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09282009, 07:31 AM #1
hydraulic cylinder (trigangle calculations)
I am planning on turning a flat bed into a dump bed with a normal cylinder lift (not a scissor) and was just pondering the formula for the calculation of cylinder force mounted on an angle and hoped you guys might be able to clear some things up.
According to the formula you take the sin of the angle x the cylinder force and you get the vertical lift force of of the cylinder. What I don't inderstand is why this formula is the correct one when to me the numbers just dont add up.
Example: I plan on using a 3.5" x 30" cylinder with a 3000psi pump which = 28,800lbs force. the cylinder is 34" retracted length and I plan on the base being 16" below the rod pivot.
Sin 16/34= ~28* according to the formula that would = 13520lbs lift.
But the sin of 62* (the other angle to equate to rearward push) x 28800 = 25428lbs. How can a cylinder with a force of 28800lbs create a total of about 39000lbs force??? What am I missing.
Wouldn't it be better to use force vectors. where 16" is the vertical leg of the triangle, 34 is the hypotenuse, which would make the horizontal leg = 30
30+16=46
16/46 x 28800= 10017lbs vertical lift and
30/46 x 28800= 18782lbs horizontal force
Which totals 28800lbs
I have attached a rough diagram
What am I missing????".........there is only one way to find out."
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09282009, 08:18 AM #2
Re: hydraulic cylinder (trigangle calculations)
The chances are very good that the applied force changes in direct correlation to the hydraulic angle changes.
So for design purposes you would need the complete lift design angles.
You have determined the angle of the force which is 28 degrees and 28,800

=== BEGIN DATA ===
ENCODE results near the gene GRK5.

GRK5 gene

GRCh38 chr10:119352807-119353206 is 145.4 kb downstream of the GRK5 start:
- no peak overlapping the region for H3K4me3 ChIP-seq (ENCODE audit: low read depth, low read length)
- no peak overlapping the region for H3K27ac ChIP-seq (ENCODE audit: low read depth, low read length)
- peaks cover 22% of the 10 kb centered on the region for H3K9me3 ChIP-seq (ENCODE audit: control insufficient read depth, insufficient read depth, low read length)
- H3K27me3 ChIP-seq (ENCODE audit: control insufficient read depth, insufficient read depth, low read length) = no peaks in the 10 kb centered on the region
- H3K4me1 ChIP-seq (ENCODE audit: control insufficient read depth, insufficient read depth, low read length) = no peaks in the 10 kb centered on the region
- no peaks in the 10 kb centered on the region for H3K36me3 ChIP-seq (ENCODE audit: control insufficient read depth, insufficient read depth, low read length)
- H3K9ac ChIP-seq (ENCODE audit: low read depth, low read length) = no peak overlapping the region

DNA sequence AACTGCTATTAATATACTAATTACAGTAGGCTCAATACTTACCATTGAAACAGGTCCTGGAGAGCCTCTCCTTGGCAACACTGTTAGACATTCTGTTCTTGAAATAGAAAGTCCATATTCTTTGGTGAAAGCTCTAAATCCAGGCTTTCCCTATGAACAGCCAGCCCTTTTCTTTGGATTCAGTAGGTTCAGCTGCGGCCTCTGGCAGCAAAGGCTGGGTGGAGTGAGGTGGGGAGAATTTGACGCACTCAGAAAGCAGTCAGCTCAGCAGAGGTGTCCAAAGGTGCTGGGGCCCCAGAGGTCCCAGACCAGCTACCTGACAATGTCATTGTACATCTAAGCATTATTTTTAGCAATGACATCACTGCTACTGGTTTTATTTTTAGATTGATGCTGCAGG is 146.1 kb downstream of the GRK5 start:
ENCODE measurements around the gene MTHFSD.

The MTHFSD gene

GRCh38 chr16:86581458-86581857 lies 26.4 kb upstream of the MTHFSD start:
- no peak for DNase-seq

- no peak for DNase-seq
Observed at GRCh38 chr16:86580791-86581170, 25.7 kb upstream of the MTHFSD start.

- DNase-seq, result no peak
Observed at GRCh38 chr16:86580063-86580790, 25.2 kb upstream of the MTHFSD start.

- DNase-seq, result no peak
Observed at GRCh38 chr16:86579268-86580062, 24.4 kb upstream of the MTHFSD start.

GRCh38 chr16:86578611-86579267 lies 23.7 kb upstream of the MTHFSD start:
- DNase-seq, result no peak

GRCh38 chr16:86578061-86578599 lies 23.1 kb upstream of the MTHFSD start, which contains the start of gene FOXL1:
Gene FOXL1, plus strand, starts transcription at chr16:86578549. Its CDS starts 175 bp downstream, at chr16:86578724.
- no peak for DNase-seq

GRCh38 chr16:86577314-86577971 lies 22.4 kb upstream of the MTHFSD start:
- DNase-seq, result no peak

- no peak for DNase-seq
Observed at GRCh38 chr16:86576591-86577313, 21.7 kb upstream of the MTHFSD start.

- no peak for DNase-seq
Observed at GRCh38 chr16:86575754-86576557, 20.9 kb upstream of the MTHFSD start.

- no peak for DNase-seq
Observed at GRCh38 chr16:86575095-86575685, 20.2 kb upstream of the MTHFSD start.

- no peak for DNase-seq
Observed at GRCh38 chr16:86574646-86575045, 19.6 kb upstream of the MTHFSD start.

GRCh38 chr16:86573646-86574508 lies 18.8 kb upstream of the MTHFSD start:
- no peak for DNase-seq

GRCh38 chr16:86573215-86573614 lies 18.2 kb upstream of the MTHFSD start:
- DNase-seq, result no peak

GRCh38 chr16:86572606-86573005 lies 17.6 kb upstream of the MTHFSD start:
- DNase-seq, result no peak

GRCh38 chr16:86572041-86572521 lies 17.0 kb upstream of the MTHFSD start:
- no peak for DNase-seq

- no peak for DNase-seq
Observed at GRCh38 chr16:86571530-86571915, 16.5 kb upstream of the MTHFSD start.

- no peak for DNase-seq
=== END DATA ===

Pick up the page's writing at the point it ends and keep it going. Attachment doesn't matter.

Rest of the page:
so
sin 28 = vertical force/28,800
or
16/34 = 28,800/vertical if you use a ratio method.
Don't guarantee my numbers as I'd always made the top 99% of the class possible!Last edited by Egon; 09282009 at 08:38 AM.
Egon50 years behind the timesLivin in aWorn out skin bag filled with rattlin bones

09282009, 08:39 AM #3
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Re: hydraulic cylinder (trigangle calculations)
That cylinder at 28,863 lbs, pushing at a 28 degree starting angle, will only push with a force of 13,551 lbs and the push force improves as the cylinder raises the trailer bed to a higher angle. When, and if the bed of the trailer is at 90 degrees, then it could push at the cylinder max force of 28,863. Rules are rules. You could push a greater force if the cylinder was used in a lever principle, pushing on a lever that was pushing on something else. What's that saying , get me a lever big enough, and I can move the world.
If you want the cylinder to start out at the max lifting capacity of the cylinder, you will have to mount the cylinder at a 90 degree angle to the bed, and the push force will diminish as the bed is raised.
The length of the cylinder will not have any bearing on the force of the cylinder. The length will determine the distance the bed front will move up.J.J.
When I works, I works hard. When I sits and thinks, I goes to sleep.
Git er done.

09282009, 08:48 AM #4

09282009, 11:15 AM #5
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Re: hydraulic cylinder (trigangle calculations)
Leverage. The total of the forces exerted is greater than the force applied. Think about trying to pull your truck with a rope. If you're bigger than I am, you can probably throw the rope over your shoulder and move the truck a little ways. But tie the other end of the rope to a fixed point (tree) and pull sideways in the middle of the rope. The force you apply directly to the rope is much smaller than the force applied to the truck, and the truck moves more easily.